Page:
Will robots run the factories of the world? There may be clues in Japan.

Kyoto-based Nidec Corp. makes motors of all sizes that show up in just about everything: your car, your washing machine, even hard-disk drives from back in the day. The company was founded in 1973 by Shigenobu Nagamori, an acquisitive and ambitious billionaire who counts Masayoshi Son, SoftBank Group Corp.’s chief, among his inner circle.

Nidec effectively created its now-crucial market, becoming a key supplier to computer hardware and consumer electronics makers. The firm has since acquired more than 40 companies.

This ubiquitous yet low-profile company has a knack for anticipating major business trends; and its capital expenditure cycles have become something of a leading indicator for Japan’s manufacturing sector. So when Nidec starts ramping up investment in robots, an important trend could be in the offing.

Nagamori’s latest splurges could also hint at how the world’s future factories will look. “The decline of the global work age population is creating a huge demand (for robotics), coming not only from manufacturing industries, but also from food, logistics and service industries,” the company’s chief financial officer, Akira Sato, said in an earnings call in July. Nidec reported record operating profits and raised its full-year sales and profit targets in the first quarter.

Nidec is now set to buy five German companies and will spend ¥50 billion this year shopping for firms that make things like robot parts, the Nikkei financial newspaper reported this week. The report also noted that Nidec will spend as much as ¥20 billion a year on each of the acquisitions through next March. On Monday, the company confirmed it had acquired Germany’s MS-Graessner GmbH — one of the five.

Cue Japan’s capital spending data, which this week showed the fastest pace of growth in over a decade for the second quarter. Companies’ profit margins have increased in tandem with robot shipments.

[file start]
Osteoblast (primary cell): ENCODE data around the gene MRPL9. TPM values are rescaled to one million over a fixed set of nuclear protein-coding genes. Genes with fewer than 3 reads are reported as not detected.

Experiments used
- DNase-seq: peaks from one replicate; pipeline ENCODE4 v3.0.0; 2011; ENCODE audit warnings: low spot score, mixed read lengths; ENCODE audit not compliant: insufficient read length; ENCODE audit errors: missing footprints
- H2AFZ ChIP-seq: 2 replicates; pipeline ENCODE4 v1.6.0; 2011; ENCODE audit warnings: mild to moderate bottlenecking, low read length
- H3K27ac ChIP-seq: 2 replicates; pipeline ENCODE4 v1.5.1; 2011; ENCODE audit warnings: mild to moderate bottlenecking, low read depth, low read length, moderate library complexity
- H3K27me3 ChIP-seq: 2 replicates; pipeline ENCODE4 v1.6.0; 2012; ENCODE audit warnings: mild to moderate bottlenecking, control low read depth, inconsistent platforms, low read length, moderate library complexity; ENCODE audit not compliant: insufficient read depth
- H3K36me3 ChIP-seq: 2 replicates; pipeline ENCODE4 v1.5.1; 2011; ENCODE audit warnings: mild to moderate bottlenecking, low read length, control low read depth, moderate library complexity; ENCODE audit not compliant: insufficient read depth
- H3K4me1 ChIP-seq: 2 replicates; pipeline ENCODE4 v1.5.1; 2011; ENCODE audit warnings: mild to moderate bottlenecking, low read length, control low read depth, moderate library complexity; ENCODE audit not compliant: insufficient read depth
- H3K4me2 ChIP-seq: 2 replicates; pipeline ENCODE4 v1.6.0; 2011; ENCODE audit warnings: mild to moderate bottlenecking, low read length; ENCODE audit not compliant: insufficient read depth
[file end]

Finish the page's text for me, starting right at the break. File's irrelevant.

For all the skepticism around the future of robots, the smartphone cycle and its impact on machinery, demand continues to hum along. Longer-term data show that industrial-robot exports from Japan have increased over the last year, especially to Europe. Global capital expenditure continues to grow as well.

Nidec is now converting a factory in the Philippines — once used to make spindle motors for hard-disk drives — to one that will make compact reducers, key parts that account for as much as 40 percent of the cost of advanced robots. It’s building a factory in Pinghu, China, for traction motors needed in electric cars, a market that could grow to around $19 billion by 2030, according to Goldman Sachs.

Capital spending isn’t the whole story. The flip side is a labor shortage, as Nidec noted on its earnings call. Global manufacturing will be short 7.9 million workers by 2030, despite being the only sector with an excess of highly skilled workers in two years, according to a Korn Ferry study in May. In Japan, the trend is even more acute, as the number of factory workers has declined over the last two decades.

Japan produces more than half of the world’s robots. But while the density of installed industrial robots per 10,000 workers is relatively high, the figure remains below that in Germany, Singapore and South Korea. There’s a vacuum that needs to be filled.

Even with concerns that U.S.-China trade friction could unwind manufacturing supply chains, there’s no escaping the need for automated factories. Here, investors’ perception is out of sync with reality: Nidec and its peers are trading at price-earnings multiples that, while still high, are at a 20 percent to 40 percent discount from the start of the year. Market ructions aside, it may be time for a reassessment of Japan’s robots. Nidec’s pattern of prescience is worth heeding.

Anjani Trivedi is a Bloomberg Opinion columnist covering industrial companies in Asia. She previously worked for The Wall Street Journal.

In a time of both misinformation and too much information, quality journalism is more crucial than ever.
By subscribing, you can help us get the story right.